I often observe how parents teach the stereotypes to their children. I sell children's magazines and it is interesting to watch how parents either approve or disapprove if their young child chooses a magazine (usually containing a toy- car, train or princess tiara and pink magical wand) for the other gender. I watched it several times how they intentionally bring "suitable" toys to children's attention and how they try to persuade them to change their mind if they choose "wrong" item. In some parents, I can intuitively sense the fear of their son becoming a gay, while in others it seems so natural that they don't even think that their child could enjoy playing with unsuitable toys. As might be expected, from my observation, there is a higher chance that a girl will eventually get a car than that a boy will get pink fairy wings.

    edit: I must also say that from what I've seen the wast majority of children instantly chooses a toy "suitable" for their gender.
     
  8. Oct 19, 2016 #7

    fresh_42

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    A (female) friend of mine once told me I'd have a strong feminine side. If so, it didn't pay out well ...
     
    Last edited: Oct 19, 2016
  9. Oct 19, 2016 #8

    Borek

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    Isn't that what gender studies are about?
     
  10. Oct 19, 2016 #9

    wolram

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    I am totally baffled by this masculine or feminine thing i have not witnessed a feminine male, how can one tell if a man has a feminine side?
     
  11. Oct 19, 2016 #10

    Krylov

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    If he does not talk but instead "communicates" and he also enjoys extensive self-reflection, then you may be on to something.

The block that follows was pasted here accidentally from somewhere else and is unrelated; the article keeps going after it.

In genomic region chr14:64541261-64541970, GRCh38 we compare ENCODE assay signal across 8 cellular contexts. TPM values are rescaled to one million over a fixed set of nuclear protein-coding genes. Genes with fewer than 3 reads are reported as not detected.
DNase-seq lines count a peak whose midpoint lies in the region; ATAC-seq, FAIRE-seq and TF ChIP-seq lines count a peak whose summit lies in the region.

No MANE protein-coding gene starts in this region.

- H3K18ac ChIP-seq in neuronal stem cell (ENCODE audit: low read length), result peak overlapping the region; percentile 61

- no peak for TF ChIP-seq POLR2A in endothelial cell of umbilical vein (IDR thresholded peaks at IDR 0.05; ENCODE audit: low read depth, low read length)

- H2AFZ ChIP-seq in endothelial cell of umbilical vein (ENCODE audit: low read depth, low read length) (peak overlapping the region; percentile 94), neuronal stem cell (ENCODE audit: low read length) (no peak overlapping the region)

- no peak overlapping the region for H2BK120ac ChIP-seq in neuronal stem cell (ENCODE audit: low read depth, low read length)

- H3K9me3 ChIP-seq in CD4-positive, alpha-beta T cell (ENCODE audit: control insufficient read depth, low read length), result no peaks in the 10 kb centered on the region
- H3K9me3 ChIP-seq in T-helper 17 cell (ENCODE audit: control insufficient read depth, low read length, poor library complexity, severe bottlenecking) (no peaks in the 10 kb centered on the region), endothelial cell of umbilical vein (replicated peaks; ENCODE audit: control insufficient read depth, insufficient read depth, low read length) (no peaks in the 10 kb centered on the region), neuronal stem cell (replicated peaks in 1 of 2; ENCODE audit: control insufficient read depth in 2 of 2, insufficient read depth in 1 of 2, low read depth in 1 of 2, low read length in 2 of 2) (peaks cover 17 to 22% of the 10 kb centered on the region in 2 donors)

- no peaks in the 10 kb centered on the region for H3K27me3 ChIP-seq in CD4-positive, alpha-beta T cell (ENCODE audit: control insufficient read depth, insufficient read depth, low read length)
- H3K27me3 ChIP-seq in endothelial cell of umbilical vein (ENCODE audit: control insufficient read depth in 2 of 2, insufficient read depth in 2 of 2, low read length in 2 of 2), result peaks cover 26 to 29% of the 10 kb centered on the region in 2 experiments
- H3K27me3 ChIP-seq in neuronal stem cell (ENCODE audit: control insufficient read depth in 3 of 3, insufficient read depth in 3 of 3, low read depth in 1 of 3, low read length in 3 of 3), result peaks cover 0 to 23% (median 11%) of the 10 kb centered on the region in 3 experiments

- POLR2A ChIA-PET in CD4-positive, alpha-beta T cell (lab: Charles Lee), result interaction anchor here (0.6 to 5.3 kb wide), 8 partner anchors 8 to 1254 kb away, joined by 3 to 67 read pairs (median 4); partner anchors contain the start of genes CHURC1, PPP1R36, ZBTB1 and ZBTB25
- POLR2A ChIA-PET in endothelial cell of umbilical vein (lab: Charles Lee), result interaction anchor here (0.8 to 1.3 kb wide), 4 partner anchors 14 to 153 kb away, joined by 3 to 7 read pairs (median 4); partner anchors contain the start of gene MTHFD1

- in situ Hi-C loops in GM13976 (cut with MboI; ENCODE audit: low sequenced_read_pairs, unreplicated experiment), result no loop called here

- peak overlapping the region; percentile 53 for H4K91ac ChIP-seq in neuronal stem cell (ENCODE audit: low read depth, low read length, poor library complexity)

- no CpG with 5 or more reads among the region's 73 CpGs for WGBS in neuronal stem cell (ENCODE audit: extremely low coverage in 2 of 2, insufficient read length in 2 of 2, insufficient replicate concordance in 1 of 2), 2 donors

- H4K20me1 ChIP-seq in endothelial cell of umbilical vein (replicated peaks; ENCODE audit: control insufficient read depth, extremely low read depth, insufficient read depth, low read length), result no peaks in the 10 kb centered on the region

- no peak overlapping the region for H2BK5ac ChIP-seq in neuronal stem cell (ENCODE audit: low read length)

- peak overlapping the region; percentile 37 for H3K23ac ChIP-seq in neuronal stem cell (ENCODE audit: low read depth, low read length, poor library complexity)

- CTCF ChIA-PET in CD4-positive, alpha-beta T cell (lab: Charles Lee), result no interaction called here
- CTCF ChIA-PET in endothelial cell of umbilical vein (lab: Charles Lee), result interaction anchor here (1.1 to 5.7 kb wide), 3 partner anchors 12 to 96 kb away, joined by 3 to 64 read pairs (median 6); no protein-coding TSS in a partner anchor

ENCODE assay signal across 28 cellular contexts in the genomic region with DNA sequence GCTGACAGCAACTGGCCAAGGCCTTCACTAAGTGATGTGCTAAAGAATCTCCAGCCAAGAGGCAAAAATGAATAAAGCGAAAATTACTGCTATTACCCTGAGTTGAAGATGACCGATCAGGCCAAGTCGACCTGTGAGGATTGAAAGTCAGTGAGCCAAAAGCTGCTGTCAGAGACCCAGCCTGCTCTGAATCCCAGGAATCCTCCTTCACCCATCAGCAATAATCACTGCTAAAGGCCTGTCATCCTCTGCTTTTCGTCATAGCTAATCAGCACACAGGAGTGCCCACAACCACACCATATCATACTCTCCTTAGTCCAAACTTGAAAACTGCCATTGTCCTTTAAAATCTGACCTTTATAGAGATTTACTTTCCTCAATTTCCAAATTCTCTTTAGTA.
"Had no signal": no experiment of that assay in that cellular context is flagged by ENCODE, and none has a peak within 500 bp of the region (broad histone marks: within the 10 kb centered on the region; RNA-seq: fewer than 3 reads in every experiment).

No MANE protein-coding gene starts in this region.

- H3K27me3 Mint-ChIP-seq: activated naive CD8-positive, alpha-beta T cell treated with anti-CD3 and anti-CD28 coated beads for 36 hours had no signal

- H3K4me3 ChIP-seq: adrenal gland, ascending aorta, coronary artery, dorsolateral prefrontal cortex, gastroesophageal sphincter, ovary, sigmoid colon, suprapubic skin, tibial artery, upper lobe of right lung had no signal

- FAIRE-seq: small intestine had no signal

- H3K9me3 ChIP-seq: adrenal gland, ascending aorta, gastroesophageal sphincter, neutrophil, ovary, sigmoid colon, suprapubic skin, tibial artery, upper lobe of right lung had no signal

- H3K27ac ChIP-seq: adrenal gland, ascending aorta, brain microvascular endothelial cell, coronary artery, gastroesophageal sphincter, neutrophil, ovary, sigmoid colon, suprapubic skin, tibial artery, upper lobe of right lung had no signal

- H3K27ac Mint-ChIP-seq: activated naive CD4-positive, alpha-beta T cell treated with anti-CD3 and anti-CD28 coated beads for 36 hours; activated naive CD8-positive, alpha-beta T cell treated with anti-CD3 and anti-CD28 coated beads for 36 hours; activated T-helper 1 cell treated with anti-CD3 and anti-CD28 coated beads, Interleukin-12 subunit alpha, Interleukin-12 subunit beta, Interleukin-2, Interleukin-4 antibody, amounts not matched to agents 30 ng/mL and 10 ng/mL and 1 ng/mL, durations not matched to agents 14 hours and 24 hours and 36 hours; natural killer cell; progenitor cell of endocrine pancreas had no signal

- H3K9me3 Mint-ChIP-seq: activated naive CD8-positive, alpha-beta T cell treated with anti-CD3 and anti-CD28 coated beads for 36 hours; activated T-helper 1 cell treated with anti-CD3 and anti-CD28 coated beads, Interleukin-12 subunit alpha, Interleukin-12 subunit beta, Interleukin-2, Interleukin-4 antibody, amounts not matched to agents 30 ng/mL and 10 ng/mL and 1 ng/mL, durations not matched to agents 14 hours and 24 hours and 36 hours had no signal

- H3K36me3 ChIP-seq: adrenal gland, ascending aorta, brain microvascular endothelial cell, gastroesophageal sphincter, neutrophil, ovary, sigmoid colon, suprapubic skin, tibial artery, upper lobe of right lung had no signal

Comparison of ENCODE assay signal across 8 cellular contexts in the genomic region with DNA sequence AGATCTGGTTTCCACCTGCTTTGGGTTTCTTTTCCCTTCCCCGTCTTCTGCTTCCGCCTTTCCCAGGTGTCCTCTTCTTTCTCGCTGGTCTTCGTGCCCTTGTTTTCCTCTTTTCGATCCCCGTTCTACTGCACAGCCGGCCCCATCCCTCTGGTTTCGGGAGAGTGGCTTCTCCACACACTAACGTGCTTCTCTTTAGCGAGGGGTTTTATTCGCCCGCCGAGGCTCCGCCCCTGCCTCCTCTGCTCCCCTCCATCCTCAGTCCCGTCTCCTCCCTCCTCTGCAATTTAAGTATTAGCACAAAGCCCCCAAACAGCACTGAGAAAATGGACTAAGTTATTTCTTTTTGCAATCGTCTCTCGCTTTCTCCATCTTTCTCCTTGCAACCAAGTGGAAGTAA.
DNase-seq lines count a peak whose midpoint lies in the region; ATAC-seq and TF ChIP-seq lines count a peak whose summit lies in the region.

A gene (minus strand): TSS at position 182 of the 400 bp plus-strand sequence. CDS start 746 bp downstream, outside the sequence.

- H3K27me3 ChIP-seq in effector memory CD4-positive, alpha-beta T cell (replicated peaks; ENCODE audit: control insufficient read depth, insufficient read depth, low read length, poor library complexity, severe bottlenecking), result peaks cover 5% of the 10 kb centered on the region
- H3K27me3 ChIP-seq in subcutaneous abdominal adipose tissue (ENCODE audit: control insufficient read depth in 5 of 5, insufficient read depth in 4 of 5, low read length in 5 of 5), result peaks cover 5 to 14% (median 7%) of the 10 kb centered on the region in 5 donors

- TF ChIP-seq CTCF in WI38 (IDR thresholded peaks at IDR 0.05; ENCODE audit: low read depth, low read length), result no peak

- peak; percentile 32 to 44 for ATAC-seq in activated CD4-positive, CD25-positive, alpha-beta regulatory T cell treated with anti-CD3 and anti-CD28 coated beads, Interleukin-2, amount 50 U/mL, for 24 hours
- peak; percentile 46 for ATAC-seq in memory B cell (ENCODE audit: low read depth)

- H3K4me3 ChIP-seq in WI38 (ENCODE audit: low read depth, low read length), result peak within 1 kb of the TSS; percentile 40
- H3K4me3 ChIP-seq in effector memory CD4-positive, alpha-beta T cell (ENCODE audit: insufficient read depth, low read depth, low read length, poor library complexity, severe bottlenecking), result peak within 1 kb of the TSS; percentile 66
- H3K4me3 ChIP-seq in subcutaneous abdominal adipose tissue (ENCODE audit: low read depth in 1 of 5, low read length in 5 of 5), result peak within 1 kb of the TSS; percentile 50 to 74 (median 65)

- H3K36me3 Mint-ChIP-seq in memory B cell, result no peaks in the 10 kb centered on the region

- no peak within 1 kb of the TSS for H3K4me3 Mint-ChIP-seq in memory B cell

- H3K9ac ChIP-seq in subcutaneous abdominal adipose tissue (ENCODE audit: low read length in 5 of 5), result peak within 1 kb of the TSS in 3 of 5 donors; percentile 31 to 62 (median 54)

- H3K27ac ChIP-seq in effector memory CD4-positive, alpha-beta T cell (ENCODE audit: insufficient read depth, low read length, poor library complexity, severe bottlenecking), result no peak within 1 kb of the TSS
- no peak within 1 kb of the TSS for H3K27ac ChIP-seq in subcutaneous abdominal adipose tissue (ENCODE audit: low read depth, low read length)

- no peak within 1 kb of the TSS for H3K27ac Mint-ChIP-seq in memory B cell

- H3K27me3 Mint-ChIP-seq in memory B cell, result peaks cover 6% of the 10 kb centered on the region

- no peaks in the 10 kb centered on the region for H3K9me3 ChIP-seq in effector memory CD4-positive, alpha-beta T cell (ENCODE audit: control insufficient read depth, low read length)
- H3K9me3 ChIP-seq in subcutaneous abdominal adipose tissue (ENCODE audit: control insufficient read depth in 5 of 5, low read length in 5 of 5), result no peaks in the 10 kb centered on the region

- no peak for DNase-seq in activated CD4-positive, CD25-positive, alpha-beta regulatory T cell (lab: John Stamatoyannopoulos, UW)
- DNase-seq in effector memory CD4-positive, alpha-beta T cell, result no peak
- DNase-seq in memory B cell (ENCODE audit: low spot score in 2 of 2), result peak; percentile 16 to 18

12. Oct 19, 2016 #11
     
  13. Oct 19, 2016 #12

    fresh_42

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    Reminds me on the following dialogue I've had:
    Someone: "I have told you so!"
    Me (and someone else): "When? Hey, dude, we're guys. You gotta shout it!"
     
  14. Oct 19, 2016 #13

    Fervent Freyja

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    Men often talk at each other, it is less threatening. It is especially easy to see those patterns on here. Women prefer to talk with each other. Huge difference in preferred methods of communication.
     
  15. Oct 19, 2016 #14

    DaveC426913

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    There are dispositions of all types, ranging from gentle, kind and amiable [and 47 other salient traits] to rough, surly and stubborn [and 47 other salient traits].

    Somewhere, someone decided that the ones at one end of the bell curve were defined as feminine and the ones at the other end were defined as masculine.

    There may be a strong correlation, but that is not causation - or definition.
     
  16. Oct 20, 2016 #15
  17. Oct 20, 2016 #16